[Paris, 1932], 80) suggested that Ossius of Cordova was the proponent of this argument.
45. Galletier, Pan~gyriques latins, II, 155-157. Jules Maurice, who was one of Constantine's most convinced admirers, listed among his hero's significant achievements "the sign of Christ attributed to the army, as legionary insignia" (Constantin, 49). Whether this was an achievement or a betrayal remains an open question.
46. Stauffer, Christ and the Caesars, 219, 271.
47- De Clercq, Ossius of Cordova, 148, 175, 158-160. 48. Piganiol, L'Empire chr~tien, 293.
50. On this theological degeneration within Eusebius's thought, see H. Eger, "Kaiser and Kirche in der Geschichtstheologie Eusebs von Ca~sarea," ZNW, 38 (1938), 97-115 N. H. Baynes, "Eusebius and the Christian Empire," in idem, ed., Byzantine Studies (London, 1955), 168-172; E. Peterson, "Das Problem des Nationalismus im alten Christentum," ThZ, 7 (1951 ), 81-91 (reprinted in a French transl. in Dieu Vivant, 22 (1952), 88-106, and as an appendix to Dani~lou, Les Anges, 153169); F. E. Cranz, "Kingdom and Polity in Eusebius of Caesarea," HThR, 45 (1952), 47-66.
52. Moreau, "Eustzbe," col. 1440. Hefele (Histoire, I, ii, 642 n. ) has placed primary emphasis upon the fact that Eusebius was a sable clearly to take sides.
53. See the excellent article on Eusebius of Nicomedia by M. Spanneut (DHGE, XV , cots. 1466-1472). Eusebius (of Caesarea) had at first enjoyed a close relationship with Constantine's sister Constantia, and as such was one of Licinius's intimates.
54. The oft-repeated statement that it was Eusebius who made the speech which welcomed Constantine to the council (Eusebius, Vita Const., I, preface; III, 11; Sozomen, Ecclesiastical History, 1 19; J. B. Lightfoot, "Eusebius of Caesarea," DCB, Il, col. 312) is not in accord with the facts. Instead, this detail was added to the texts at a later date, by which time the two Eusebii had been able to win the emperor's confidence and to reverse the situation to theiradvantage. This is a good example of the rewriting of history which was common in Eusebius's circle. The actual speaker was probably Eustathius of Antioch (~M oreau, "Eus~be," cols.1440-1441 ).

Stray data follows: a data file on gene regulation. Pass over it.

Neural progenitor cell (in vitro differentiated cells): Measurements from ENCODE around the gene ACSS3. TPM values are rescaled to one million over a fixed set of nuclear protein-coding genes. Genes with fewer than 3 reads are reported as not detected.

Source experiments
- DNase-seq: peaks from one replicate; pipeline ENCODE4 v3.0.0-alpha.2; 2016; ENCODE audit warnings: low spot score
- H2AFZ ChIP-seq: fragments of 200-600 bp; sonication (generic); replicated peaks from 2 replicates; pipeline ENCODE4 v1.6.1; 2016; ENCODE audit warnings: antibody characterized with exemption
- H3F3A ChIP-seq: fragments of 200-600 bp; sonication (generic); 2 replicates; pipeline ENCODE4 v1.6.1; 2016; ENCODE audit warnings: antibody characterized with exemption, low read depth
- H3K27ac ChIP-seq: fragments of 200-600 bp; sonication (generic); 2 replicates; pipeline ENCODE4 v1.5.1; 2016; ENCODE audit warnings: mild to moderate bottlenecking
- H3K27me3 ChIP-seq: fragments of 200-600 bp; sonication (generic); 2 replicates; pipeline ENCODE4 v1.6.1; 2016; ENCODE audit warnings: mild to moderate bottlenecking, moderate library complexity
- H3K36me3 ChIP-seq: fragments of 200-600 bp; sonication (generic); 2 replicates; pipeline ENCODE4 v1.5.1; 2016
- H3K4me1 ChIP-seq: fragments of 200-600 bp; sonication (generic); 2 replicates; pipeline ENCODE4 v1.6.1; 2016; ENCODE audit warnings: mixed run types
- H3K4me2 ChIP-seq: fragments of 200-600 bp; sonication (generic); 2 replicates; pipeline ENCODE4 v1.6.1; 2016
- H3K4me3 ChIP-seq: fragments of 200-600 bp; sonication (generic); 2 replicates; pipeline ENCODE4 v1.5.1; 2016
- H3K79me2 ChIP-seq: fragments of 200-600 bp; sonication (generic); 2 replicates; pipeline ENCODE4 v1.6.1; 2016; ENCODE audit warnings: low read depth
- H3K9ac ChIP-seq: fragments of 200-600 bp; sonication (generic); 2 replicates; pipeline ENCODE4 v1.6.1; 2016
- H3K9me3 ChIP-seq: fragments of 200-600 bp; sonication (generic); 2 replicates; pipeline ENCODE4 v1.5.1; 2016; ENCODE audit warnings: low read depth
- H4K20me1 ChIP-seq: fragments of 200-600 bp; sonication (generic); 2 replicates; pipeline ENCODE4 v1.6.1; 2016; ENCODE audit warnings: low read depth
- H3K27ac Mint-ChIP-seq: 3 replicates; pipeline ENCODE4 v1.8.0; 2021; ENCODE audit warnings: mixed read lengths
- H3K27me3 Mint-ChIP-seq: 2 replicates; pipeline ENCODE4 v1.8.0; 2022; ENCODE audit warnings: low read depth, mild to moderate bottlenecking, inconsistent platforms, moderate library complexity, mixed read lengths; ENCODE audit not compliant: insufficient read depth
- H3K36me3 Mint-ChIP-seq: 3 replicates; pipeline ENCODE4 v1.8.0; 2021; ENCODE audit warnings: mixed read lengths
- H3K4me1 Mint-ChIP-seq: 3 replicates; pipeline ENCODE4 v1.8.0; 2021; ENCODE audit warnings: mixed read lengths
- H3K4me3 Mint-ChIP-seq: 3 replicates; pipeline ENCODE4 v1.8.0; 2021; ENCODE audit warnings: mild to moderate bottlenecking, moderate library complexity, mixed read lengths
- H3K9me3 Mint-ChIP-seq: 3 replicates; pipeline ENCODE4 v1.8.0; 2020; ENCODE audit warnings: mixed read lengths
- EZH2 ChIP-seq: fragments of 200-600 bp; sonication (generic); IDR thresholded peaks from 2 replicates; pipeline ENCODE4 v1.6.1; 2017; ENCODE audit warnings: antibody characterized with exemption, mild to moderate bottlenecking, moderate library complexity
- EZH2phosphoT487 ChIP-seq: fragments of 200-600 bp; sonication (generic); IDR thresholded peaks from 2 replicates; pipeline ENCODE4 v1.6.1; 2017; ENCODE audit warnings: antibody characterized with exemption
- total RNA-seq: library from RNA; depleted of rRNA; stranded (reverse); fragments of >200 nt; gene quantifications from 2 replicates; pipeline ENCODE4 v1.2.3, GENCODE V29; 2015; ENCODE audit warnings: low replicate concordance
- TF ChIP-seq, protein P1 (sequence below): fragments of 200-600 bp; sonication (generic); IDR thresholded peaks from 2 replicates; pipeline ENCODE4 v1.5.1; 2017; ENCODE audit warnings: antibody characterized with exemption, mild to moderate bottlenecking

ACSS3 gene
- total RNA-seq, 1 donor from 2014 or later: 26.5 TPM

55. Theodoret, Ecclesiastical History, I, 20, 1.
56. Gr(goire, "L'Authenticit~," 471. See also Moreau, "Eus~be," col. 1443, which emphasized that Eusebius had fully shared in this pliant doctrine.
57. Setton, Christian Attitude, 42.
58. The expressions between quotation marks are those of Orgels (" A propos des erreurs historiques," 586), who noted that the Labarum was created on precisely that occasion. Orgels also emphasized (p. 588), on the basis of Eusebius, HE, X, 8, 16, that what have been termed the Licinian persecutions were only police precautions against the "fifth column" which his rival was organizing.
60. Gr~goire, "L'Authenticit~," 464. This does not mean that Licinius-who murdered in cold blood the two Christian princesses Valeria and Prisca, the widow and daughter of Diocletian-was any less btuel than Constantine (idem, "Nouvelles recherches," 565).
61. Sirinelli, 488.